Risk factors for unfavorable outcome at discharge of newborns with hypoxic-ischemic encephalopathy in the era of hypothermia


Objective: To re-visit short-term outcomes and associated risk factors of newborns with hypoxic-ischemic encephalopathy (HIE) in an era where hypothermia treatment (HT) is widespread.

Methods: This is a prospective population-based cohort in French neonatal intensive care units (NICU). Neonates born at or after 34 weeks of gestational age with HIE were included; main outcomes were in-hospital death and discharge with abnormal or normal MRI. Associations of early perinatal risk factors, present at birth or at admission to NICU, with these outcomes were studied.

Results: A total of 794 newborns were included and HT was administered to 670 (84.4%); 18.3% died and 28.5% and 53.2% survived with abnormal and normal MRI, respectively. Severe neurological status, Apgar score at 5 mn ≤5, lactate at birth ≥11 mMoles/l, and glycemia ≥100 mg/dL at admission were associated with an increased risk of death (relative risk ratios (aRRR) (95% CI) 19.93 (10.00-39.70), 2.89 (1.22-1.62), 3.06 (1.60-5.83), and 2.55 (1.38-4.71), respectively). Neurological status only was associated with survival with abnormal MRI (aRRR (95% CI) 1.76 (1.15-2.68)).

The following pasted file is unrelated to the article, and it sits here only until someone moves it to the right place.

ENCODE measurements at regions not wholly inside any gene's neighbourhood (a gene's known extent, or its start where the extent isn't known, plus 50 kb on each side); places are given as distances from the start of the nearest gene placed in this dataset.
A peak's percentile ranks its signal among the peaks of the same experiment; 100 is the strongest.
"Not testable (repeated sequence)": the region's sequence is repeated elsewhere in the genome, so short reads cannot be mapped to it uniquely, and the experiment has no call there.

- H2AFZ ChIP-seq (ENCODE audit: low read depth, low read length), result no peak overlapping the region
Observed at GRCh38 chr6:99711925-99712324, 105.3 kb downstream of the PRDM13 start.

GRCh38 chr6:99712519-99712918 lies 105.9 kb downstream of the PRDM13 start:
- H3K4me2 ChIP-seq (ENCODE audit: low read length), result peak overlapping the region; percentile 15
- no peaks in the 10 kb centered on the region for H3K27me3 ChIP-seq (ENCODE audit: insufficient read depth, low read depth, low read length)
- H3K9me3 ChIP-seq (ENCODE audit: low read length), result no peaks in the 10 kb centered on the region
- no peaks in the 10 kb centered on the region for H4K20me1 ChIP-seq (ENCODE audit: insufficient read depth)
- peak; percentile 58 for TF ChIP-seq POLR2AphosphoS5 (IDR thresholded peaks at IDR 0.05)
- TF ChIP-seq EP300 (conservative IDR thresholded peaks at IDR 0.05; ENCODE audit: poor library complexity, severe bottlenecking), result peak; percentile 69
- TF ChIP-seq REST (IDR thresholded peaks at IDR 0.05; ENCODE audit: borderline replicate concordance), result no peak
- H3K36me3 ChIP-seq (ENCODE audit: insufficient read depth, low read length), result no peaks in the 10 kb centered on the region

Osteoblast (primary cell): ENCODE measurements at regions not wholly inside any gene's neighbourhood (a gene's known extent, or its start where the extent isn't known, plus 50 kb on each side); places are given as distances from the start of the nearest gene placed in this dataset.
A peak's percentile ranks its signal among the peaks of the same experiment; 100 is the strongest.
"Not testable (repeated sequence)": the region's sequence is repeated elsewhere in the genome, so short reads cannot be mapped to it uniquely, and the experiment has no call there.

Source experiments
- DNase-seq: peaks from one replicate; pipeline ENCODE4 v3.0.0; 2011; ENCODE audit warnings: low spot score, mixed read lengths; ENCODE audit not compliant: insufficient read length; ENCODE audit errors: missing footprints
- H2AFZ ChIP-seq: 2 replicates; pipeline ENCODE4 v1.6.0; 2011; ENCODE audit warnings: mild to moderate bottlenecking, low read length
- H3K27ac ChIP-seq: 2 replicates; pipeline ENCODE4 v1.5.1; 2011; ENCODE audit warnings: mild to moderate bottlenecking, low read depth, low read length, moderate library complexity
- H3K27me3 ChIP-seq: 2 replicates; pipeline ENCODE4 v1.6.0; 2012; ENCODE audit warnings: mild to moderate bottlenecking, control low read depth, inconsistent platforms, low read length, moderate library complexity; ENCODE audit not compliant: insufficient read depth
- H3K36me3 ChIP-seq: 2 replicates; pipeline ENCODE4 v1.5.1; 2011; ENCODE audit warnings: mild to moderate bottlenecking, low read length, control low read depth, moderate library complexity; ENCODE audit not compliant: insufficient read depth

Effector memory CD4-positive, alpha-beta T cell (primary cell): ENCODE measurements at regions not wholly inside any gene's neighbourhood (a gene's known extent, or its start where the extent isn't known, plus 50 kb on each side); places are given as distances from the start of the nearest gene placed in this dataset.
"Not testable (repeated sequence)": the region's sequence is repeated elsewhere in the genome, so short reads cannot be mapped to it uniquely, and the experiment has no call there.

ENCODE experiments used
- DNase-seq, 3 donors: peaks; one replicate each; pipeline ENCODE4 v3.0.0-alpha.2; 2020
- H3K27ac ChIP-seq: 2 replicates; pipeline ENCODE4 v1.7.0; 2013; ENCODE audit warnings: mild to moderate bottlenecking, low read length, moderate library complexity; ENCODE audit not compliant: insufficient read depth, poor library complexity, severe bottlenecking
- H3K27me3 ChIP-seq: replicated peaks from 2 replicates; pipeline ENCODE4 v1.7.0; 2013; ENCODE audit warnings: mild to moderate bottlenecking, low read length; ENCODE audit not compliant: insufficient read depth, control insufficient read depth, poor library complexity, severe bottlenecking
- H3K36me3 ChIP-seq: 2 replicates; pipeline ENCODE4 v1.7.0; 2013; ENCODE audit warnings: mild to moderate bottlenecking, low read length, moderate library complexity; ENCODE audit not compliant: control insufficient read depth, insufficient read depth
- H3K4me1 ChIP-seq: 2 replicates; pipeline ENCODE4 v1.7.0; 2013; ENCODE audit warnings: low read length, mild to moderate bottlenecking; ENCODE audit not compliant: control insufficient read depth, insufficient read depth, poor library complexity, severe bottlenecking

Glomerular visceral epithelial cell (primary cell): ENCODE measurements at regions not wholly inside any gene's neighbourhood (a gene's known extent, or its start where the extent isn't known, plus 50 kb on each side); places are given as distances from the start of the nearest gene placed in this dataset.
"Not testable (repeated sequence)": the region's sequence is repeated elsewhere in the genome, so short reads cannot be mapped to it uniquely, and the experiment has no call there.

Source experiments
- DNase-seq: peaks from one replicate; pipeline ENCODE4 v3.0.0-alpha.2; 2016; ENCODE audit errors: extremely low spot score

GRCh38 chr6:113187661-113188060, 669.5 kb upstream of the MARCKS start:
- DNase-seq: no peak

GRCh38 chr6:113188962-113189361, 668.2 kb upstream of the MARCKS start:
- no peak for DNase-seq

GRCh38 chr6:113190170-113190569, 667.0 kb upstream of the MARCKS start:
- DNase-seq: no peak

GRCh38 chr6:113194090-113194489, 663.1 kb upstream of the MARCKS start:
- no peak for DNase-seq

Conclusion: Despite high use of HT in this cohort, 46.8% died or presented brain lesions. Early neurological and biological examinations were associated with unfavorable outcomes and these criteria could be used to target children who warrant further neuroprotective treatment.

Trial registration: Clinical trial registry, NCT02676063, ClinicalTrials.gov.

Impact: In this population-based cohort of newborns with HIE where 84% received hypothermia, 46.8% still had an unfavorable evolution (death or survival with abnormal MRI). Risk factors for death were high lactate, low Apgar score, severe early neurological examination, and high glycaemia. While studies have established risk factors for HIE, few have focused on early perinatal factors associated with short-term prognosis. This French population-based cohort updates knowledge about early risk factors for adverse outcomes in the era of widespread cooling. In the future, criteria associated with an unfavorable evolution could be used to target children who would benefit from another neuroprotective strategy with hypothermia.